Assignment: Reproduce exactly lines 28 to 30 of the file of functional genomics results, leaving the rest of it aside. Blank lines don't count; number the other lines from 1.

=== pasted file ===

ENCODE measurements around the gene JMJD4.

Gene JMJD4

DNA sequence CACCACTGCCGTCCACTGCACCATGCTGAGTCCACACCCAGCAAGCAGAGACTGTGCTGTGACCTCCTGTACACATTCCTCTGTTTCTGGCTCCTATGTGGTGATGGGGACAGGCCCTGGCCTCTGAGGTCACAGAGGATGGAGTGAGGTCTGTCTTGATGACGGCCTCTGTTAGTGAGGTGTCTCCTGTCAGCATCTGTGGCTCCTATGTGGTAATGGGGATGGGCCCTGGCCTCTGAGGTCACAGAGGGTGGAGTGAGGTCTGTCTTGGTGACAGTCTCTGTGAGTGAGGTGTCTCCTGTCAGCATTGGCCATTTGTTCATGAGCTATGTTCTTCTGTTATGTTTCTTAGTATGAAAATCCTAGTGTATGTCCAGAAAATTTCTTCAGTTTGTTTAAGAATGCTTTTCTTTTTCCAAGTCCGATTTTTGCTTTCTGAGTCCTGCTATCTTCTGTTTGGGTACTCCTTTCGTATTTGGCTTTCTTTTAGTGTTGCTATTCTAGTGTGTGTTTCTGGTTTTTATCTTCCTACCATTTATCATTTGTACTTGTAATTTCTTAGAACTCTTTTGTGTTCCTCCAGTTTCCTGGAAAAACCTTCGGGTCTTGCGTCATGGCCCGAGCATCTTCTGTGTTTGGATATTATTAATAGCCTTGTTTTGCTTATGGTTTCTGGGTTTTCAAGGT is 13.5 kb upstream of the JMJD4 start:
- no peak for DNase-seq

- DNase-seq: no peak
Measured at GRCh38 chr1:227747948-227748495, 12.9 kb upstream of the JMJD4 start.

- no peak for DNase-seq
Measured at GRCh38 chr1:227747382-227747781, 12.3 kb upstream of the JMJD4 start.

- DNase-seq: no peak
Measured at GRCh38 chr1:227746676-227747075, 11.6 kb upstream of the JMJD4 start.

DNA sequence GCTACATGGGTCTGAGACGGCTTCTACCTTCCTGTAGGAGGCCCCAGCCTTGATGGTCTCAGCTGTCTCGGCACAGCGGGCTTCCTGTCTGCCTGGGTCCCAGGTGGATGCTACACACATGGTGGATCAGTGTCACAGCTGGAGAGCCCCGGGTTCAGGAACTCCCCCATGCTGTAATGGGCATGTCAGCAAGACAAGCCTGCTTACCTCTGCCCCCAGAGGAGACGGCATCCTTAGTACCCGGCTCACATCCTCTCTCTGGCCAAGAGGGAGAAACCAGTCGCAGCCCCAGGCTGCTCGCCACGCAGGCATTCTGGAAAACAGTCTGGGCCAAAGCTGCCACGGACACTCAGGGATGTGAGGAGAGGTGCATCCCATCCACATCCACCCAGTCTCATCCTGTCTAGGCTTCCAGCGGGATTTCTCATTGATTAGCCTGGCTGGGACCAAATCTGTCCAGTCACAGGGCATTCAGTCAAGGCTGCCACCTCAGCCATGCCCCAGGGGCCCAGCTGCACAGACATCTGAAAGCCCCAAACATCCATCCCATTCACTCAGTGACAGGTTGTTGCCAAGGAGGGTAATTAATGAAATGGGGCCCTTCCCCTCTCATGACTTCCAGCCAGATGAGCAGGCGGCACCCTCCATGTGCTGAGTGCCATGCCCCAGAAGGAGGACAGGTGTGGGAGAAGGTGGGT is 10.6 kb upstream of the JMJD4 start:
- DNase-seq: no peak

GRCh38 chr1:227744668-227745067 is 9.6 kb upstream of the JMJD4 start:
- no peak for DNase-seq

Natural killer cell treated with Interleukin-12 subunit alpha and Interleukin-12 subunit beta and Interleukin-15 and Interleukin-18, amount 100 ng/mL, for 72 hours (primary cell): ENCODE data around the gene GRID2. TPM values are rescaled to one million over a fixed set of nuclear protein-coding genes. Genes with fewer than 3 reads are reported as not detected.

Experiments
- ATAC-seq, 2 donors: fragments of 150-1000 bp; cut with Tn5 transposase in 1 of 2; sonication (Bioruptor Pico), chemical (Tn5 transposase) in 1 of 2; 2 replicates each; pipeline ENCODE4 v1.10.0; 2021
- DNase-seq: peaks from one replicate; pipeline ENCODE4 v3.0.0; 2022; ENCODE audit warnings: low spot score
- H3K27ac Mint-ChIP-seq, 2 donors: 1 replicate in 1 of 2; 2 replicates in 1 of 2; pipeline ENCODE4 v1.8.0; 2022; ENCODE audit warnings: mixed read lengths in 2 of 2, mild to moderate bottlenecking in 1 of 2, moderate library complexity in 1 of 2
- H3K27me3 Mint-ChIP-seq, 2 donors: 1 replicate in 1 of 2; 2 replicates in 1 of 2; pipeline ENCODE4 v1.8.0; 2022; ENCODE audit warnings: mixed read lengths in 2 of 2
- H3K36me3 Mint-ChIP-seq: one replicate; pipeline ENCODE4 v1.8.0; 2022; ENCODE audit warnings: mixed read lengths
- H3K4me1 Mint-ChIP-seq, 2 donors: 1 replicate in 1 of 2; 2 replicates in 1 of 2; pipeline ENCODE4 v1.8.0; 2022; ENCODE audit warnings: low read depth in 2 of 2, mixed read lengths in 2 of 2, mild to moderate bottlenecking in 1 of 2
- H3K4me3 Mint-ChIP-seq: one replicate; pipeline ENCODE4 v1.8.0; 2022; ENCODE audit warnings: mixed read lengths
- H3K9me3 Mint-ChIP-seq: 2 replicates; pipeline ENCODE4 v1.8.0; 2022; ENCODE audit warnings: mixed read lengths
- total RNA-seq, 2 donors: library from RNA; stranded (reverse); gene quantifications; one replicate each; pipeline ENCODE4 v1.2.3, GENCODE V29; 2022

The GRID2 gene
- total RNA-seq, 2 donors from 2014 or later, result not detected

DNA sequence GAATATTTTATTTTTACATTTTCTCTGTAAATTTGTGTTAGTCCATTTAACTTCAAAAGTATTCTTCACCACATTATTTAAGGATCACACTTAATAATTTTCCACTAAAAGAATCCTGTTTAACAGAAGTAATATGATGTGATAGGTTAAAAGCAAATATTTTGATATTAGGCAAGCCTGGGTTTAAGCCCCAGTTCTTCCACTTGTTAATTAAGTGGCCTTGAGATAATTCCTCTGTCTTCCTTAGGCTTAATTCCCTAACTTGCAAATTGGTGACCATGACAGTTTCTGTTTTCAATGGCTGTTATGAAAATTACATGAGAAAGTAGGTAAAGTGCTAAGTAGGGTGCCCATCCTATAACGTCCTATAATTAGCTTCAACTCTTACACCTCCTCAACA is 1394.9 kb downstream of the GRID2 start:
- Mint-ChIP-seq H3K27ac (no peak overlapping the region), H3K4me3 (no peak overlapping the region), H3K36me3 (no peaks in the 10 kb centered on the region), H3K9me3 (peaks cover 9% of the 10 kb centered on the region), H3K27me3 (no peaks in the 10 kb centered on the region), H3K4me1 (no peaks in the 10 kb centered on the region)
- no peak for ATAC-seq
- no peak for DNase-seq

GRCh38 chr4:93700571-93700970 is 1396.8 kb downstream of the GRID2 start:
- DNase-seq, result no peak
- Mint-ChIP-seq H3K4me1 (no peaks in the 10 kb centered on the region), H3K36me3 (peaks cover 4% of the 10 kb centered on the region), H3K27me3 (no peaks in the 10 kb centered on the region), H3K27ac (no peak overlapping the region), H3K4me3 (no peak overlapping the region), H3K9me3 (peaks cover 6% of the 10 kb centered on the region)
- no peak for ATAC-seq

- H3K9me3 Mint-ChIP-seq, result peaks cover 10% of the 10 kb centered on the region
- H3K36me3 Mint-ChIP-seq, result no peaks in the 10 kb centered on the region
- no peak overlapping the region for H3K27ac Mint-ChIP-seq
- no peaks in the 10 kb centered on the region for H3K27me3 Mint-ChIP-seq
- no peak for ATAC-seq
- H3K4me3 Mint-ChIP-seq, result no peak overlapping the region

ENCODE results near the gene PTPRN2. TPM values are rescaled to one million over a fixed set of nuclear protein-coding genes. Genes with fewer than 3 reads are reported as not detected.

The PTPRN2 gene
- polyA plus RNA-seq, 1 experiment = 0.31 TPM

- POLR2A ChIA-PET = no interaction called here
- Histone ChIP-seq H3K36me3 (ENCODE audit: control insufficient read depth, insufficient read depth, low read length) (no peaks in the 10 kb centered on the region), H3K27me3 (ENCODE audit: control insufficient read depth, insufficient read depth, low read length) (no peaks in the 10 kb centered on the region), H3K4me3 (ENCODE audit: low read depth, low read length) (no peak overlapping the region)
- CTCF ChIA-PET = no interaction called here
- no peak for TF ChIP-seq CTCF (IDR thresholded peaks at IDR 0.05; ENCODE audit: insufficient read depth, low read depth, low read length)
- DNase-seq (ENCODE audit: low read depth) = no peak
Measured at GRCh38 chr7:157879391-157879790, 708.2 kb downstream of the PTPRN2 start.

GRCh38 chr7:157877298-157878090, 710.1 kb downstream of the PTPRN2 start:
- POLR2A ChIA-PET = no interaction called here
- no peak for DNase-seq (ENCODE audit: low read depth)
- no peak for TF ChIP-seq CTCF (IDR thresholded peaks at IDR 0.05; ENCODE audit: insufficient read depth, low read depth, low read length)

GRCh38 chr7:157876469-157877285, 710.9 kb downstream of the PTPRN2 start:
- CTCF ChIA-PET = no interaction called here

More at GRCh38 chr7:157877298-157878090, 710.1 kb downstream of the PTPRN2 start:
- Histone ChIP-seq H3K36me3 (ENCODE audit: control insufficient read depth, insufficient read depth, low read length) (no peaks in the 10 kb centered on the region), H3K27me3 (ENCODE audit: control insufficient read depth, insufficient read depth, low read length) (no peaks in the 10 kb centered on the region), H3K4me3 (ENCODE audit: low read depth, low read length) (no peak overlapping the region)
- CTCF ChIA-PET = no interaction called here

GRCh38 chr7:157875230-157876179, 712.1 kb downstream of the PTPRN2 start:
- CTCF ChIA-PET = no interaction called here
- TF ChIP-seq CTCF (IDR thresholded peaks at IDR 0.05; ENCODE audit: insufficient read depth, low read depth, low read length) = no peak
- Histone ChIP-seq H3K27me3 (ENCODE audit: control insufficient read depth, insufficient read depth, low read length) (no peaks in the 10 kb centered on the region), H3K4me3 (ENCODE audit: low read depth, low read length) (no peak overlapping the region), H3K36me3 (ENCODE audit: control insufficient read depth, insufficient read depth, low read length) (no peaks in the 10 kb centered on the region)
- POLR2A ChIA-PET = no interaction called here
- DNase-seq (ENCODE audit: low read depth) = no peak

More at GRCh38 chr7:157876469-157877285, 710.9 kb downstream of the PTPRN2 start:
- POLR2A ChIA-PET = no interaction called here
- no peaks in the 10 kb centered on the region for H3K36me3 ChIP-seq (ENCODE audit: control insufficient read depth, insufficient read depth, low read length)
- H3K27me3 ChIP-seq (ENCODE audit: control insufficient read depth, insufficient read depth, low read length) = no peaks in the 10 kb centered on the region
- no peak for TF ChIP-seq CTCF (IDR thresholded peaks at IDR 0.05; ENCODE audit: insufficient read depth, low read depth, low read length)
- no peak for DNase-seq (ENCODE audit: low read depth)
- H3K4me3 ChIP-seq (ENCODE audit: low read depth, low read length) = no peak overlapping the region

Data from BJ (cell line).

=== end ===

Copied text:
DNA sequence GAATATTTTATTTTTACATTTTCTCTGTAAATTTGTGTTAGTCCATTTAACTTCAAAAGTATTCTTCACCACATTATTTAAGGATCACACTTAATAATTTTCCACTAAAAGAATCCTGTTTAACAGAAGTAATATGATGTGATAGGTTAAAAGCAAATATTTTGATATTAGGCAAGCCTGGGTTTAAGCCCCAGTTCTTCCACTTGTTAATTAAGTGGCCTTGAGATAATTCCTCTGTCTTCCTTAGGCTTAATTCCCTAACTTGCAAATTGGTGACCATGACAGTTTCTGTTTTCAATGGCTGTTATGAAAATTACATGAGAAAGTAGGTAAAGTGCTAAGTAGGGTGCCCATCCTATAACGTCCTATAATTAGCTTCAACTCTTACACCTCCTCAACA is 1394.9 kb downstream of the GRID2 start:
- Mint-ChIP-seq H3K27ac (no peak overlapping the region), H3K4me3 (no peak overlapping the region), H3K36me3 (no peaks in the 10 kb centered on the region), H3K9me3 (peaks cover 9% of the 10 kb centered on the region), H3K27me3 (no peaks in the 10 kb centered on the region), H3K4me1 (no peaks in the 10 kb centered on the region)
- no peak for ATAC-seq